Satya Nadella's first job as the third CEO in Microsoft's 40-year history was to get a huge company to unite behind a single goal: to empower every person and every organization on the planet to achieve more. In his latest book, "Hit Refresh," Nadella says he enlisted psychologist Michael Gervais, who devised a simple exercise:Write down your guiding principle in 25 words or less—and read it aloud to your peers. There were no initial volunteers, Nadella wrote in his book.
Leave the old Nokia at the back of the drawer where it belongs. Companies catering to consumers who want to disconnect from their smartphones are making 'dumbphones,' which are attractive, simplistic and sometimes even pricey. According to a 2015 Pew Research survey, just under half of Americans (46 percent) said the smartphone is something they couldn't live without, a number that's not likely to have gone down in the two years since the survey.
"It may seem awkward but that's why you practice in front of the mirror or record yourself," he says. "It's like being a good actor. It may be really good for some people, who understand lighting and cameras, someone who can emotionally get across emotionally through video." Balio also suggests finding the staffer most likely to review the recordings, printing out a picture of their headshot from Linkedin, and positioning their picture near the webcam.
Muck Rack makes it simple to find people, tweets, or articles that mention any name, keyword, company, hashtag etc. We've compiled this guide to help you make the most of your search.
Selecting a term
Start searching tweets, articles from media outlets, articles mentioned in tweets, journalists'
names, titles and bios with some suggested searches:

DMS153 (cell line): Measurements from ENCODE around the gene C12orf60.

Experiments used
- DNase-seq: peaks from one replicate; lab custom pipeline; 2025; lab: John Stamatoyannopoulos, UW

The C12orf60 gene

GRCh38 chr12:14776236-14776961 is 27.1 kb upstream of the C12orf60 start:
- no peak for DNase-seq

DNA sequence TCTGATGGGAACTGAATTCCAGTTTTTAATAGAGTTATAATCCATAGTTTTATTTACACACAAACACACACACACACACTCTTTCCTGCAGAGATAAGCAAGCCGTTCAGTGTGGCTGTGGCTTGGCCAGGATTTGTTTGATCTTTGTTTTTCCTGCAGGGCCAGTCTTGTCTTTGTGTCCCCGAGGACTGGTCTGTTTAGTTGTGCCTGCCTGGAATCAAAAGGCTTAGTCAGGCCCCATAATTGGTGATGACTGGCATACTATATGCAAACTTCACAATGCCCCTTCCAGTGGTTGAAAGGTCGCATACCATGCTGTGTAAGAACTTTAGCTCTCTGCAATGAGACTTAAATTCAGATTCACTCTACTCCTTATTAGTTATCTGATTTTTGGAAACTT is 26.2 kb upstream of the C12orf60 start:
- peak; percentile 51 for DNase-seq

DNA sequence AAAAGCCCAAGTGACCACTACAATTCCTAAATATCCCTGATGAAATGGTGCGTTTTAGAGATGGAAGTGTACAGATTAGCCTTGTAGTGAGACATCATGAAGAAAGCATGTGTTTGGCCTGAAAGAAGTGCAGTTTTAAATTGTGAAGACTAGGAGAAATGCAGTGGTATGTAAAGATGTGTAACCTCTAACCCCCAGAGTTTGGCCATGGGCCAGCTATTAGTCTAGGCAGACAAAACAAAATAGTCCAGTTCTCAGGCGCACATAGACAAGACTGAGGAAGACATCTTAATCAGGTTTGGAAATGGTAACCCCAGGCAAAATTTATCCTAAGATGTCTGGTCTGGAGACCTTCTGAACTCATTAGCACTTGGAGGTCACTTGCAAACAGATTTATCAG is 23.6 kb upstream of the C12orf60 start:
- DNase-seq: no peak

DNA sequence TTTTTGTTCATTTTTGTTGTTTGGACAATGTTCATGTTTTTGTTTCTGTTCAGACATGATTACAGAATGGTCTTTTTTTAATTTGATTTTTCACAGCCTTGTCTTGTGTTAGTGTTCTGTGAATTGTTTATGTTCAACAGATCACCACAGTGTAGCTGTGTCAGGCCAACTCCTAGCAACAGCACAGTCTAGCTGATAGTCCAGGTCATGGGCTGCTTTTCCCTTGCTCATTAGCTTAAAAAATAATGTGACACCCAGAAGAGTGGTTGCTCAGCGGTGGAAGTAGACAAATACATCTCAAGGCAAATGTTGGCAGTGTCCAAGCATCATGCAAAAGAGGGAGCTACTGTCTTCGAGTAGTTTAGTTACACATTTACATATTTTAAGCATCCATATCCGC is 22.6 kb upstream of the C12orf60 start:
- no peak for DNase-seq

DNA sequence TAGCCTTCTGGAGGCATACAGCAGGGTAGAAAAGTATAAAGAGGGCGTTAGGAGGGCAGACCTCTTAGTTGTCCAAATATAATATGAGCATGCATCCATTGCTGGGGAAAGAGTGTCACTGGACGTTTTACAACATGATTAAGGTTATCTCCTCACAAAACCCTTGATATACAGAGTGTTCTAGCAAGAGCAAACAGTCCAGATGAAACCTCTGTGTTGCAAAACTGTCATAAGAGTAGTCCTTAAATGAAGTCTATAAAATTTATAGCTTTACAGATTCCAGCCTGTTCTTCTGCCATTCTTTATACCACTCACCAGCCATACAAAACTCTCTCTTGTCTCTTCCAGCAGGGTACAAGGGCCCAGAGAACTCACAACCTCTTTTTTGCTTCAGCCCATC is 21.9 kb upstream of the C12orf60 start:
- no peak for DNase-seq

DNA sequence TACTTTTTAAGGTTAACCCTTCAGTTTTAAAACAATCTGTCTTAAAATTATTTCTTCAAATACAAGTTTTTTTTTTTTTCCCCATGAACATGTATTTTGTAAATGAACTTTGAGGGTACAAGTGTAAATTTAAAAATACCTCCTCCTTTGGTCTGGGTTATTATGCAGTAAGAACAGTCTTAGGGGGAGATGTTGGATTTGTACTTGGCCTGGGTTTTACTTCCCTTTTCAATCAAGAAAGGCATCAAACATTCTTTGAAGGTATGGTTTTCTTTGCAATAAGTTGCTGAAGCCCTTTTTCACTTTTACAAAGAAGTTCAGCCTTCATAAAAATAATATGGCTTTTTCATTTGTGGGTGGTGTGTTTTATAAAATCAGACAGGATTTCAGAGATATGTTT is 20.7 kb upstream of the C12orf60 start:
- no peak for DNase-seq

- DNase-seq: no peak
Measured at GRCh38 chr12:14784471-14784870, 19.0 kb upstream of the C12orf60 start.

Companies or Topics (e.g. iPhone, Microsoft)
Phrases (e.g. "cloud computing") — use quotes to keep the terms together
Twitter handles (e.g. @username) — returns those who have mentioned or replied to
Names (e.g. "David Pogue")
Hashtags (e.g. #sxsw, #london2012)
Bio details (e.g. vegan, Olympics, father)
Muck Rack's Advanced Search allows for many boolean operators.
Find results that mention multiple specified terms, use AND or
+. For example, ensure each result contains both Elon Musk and Mark Zuckerberg by
searching Musk AND Zuckerberg or Musk + Zuckerberg.
Use the operators OR or , to broaden your search when you'd like either of
multiple terms to appear in results. (This is the default behavior of our search when no operators
are used). For example, results will contain either cake or cookie by searching cake OR cookie or cake,cookie
Use NOT or - to subtract results from your search. For
example, searching Disney will yield results about the Walt Disney Company as well as Walt Disney
World Resort. To exclude mentions of Disney World, search for Disney -World or Disney
When using one of these operators with a phrase, enclose it in quotation marks. For example, you can
find results about smartphones excluding Apple's iPhone 4S by searching smartphone -"iPhone
Exact case matching or punctuation
If you're searching for a brand name or keyword that relies on specific punctuation marks or capitalization, you can
find results that match your exact query by adding matchcase: before the keyword you're searching for, like matchcase:E*TRADE .
Use parentheses to separate multiple
boolean phrases. For example, to find journalists talking about having fun in Disney World or
Disneyland, search for ("disney world" OR disneyland) AND fun.
An asterisk can be used to search for any variation of a root word truncated by the asterisk. For example, searching for admin* will return results for administrator, administration, administer, administered, etc.
A near operator is an AND operator where you can control the distance between the words. You can vary the distance the near operation uses by adding a forward slash and number (between 0-99) such as strawberries NEAR/10 "whipped cream", which means the strawberries must exist within 10 words of "whipped cream".